7. Gaudecker, Hans-Martin von & van Soest, Arthur & Wengström, Erik, 2009. "Heterogeneity in Risky Choice Behaviour in a Broad Population," IZA Discussion Papers 4022, Institute for the Study of Labor (IZA).
  8. Donkers, A.C.D. & Melenberg, B. & Soest, A.H.O. van, 1999. "Estimating Risk Attitudes Using Lotteries; A Large Sample Approach," Discussion Paper 1999-12, Tilburg University, Center for Economic Research.
  9. Peter Klibanoff & Massimo Marinacci & Sujoy Mukerji, 2002. "A smooth model of decision making under ambiguity," ICER Working Papers - Applied Mathematics Series 11-2003, ICER - International Centre for Economic Research, revised Apr 2003.
  10. Syngjoo Choi & Raymond Fisman & Douglas Gale & Shachar Kariv, 2007. "Consistency and Heterogeneity of Individual Behavior under Uncertainty," American Economic Review, American Economic Association, vol. 97(5), pages 1921-1938, December.
  11. Sujoy Chakravarty & Jaideep Roy, 2009. "Recursive expected utility and the separation of attitudes towards risk and ambiguity: an experimental study," Theory and Decision, Springer, vol. 66(3), pages 199-228, March.
  12. David Ahn & Syngjoo Choi & Douglas Gale & Shachar Kariv, 2008. "Estimating Ambiguity Aversion in a Portfolio Choice Experiment," Levine's Working Paper Archive 122247000000001989, David K. Levine.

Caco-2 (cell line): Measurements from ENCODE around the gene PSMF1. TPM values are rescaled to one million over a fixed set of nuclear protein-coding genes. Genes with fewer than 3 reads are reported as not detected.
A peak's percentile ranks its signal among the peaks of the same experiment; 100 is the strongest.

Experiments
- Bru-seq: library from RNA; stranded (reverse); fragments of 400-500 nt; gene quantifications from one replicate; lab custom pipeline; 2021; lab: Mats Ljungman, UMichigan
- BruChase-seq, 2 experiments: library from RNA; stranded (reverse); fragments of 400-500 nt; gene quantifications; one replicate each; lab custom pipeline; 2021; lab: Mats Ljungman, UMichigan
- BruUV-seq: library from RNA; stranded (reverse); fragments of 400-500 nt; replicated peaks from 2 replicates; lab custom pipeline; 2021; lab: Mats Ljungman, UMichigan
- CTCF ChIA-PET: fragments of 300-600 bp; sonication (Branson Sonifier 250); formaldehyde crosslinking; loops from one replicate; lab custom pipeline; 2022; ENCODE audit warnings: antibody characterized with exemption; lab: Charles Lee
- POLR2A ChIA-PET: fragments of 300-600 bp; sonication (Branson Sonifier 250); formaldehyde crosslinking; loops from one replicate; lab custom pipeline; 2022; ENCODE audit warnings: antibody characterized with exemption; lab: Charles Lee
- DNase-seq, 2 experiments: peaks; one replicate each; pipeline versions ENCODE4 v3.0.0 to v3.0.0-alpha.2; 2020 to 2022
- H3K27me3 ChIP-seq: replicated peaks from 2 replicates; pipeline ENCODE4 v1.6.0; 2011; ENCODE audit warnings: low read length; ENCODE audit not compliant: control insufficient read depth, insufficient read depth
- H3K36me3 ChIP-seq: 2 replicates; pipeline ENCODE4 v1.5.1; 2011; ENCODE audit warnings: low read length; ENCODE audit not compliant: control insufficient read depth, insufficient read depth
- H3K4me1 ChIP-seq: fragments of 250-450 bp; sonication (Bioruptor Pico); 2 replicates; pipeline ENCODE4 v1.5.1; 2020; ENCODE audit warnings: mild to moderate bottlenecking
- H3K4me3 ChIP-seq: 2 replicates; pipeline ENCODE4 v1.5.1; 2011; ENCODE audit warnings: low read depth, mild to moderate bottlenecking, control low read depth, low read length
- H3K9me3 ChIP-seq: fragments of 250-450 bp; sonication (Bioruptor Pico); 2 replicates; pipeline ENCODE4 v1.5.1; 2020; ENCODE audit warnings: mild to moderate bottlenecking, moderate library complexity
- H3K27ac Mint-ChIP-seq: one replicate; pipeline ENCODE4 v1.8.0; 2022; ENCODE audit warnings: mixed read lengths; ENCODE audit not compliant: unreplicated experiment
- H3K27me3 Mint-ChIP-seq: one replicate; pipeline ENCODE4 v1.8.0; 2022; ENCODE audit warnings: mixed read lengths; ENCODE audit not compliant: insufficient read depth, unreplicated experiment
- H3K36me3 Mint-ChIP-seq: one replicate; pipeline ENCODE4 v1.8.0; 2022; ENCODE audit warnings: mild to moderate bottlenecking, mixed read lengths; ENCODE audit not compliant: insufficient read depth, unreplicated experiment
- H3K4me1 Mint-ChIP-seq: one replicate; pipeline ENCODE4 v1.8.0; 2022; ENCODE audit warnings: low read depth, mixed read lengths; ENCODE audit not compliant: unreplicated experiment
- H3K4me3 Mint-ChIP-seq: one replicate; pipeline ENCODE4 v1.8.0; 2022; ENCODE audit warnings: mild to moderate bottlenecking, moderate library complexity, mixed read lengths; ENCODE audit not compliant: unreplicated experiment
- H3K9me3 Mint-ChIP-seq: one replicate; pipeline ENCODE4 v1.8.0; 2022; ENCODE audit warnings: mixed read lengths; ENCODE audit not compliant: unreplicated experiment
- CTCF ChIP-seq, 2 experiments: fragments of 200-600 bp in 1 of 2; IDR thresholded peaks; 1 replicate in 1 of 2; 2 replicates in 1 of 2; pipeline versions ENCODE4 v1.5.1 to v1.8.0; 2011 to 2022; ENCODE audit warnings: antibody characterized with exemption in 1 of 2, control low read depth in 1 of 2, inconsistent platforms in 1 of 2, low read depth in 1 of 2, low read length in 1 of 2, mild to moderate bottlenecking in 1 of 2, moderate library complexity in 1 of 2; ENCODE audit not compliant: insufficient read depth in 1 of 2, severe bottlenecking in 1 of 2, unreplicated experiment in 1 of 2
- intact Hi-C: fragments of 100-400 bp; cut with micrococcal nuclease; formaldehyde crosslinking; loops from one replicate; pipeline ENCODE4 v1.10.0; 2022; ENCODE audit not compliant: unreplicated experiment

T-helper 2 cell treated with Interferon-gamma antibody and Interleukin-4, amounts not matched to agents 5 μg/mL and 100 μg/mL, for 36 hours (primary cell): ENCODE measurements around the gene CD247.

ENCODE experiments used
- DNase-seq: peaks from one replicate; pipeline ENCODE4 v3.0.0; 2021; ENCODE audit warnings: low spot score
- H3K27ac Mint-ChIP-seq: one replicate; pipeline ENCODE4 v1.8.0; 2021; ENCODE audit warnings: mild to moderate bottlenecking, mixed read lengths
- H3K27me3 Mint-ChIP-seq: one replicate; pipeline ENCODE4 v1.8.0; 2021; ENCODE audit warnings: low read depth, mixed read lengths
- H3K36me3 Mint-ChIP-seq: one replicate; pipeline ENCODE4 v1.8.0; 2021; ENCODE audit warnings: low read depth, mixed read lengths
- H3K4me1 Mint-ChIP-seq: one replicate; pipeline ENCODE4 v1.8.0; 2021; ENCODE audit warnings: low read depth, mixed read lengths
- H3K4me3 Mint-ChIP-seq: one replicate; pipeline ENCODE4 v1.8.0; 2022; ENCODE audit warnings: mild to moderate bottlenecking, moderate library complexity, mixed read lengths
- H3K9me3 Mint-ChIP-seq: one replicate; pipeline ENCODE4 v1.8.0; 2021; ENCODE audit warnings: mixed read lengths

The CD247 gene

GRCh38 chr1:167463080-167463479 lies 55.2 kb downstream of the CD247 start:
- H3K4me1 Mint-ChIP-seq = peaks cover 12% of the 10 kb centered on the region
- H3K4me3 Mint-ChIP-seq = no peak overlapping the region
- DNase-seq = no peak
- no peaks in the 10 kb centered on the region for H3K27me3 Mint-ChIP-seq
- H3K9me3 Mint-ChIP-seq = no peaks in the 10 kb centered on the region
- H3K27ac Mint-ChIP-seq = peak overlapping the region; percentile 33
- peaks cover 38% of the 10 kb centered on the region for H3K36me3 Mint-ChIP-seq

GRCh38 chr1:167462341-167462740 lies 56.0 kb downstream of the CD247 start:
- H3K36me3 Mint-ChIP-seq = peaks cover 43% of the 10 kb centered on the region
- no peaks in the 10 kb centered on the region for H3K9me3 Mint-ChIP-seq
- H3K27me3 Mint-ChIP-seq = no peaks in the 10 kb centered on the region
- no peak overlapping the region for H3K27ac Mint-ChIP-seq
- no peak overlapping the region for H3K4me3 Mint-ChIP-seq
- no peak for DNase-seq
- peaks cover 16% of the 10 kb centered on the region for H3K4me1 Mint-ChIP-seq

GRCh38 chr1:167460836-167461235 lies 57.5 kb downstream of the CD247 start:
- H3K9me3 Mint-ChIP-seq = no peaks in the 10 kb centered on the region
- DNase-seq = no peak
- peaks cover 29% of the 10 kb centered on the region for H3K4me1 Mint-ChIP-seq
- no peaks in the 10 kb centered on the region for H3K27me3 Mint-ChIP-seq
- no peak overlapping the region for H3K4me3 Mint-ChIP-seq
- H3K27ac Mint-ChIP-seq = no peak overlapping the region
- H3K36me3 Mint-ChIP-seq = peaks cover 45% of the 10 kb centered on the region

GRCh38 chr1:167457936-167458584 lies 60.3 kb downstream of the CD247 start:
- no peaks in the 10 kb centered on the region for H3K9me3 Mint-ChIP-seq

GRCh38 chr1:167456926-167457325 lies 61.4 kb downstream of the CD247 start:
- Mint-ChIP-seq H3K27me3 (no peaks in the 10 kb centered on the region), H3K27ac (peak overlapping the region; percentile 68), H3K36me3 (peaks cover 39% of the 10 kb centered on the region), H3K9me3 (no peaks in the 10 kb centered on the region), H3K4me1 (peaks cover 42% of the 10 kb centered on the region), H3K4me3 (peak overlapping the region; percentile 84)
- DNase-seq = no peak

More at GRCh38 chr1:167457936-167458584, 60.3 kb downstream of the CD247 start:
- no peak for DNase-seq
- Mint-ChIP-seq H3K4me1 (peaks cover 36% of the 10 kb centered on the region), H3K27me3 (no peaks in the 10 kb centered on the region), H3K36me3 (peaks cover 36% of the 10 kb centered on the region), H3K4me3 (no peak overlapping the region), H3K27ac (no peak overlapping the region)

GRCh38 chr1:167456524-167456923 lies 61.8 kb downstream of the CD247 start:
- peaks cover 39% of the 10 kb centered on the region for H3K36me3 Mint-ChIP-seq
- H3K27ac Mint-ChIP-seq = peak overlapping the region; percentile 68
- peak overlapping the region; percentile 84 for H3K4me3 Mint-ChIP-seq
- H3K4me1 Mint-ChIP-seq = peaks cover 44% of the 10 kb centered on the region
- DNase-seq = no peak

13. Barsky, Robert B, et al, 1997. "Preference Parameters and Behavioral Heterogeneity: An Experimental Approach in the Health and Retirement Study," The Quarterly Journal of Economics, MIT Press, vol. 112(2), pages 537-79, May.
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Blog mentions

As found by EconAcademics.org, the blog aggregator for Economics research:
  1. The Role of Intuition and Reasoning in Driving Aversion to Risk and Ambiguity
    by Nicholas Gruen in Club Troppo on 2011-04-18 02:00:42
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Cited by:
  1. Butler, Jeffrey V. & Guiso, Luigi & Jappelli, Tullio, 2013. "Manipulating reliance on intuition reduces risk and ambiguity aversion," CFS Working Paper Series 2013/13, Center for Financial Studies (CFS).
  2. Guiso, Luigi & Sodini, Paolo, 2012. "Household Finance: An Emerging Field," CEPR Discussion Papers 8934, C.E.P.R. Discussion Papers.
  3. Michèle Cohen & Jean-Marc Tallon & Jean-Christophe Vergnaud, 2011. "An experimental investigation of imprecision attitude and its relation with risk attitude and impatience," Theory and Decision, Springer, vol. 71(1), pages 81-109, July.
  4. Luigi Guiso, 2008. "A Test of Narrow Framing and its Origin," EIEF Working Papers Series 0818, Einaudi Institute for Economics and Finance (EIEF), revised Dec 2008.
  5. Oechssler, Jörg & Roomets, Alex, 2014. "A Test of Mechanical Ambiguity," Working Papers 0555, University of Heidelberg, Department of Economics.
  6. Michalis Drouvelis & Julian C. Jamison, 2012. "Selecting public goods institutions: who likes to punish and reward?," Working Papers 12-5, Federal Reserve Bank of Boston.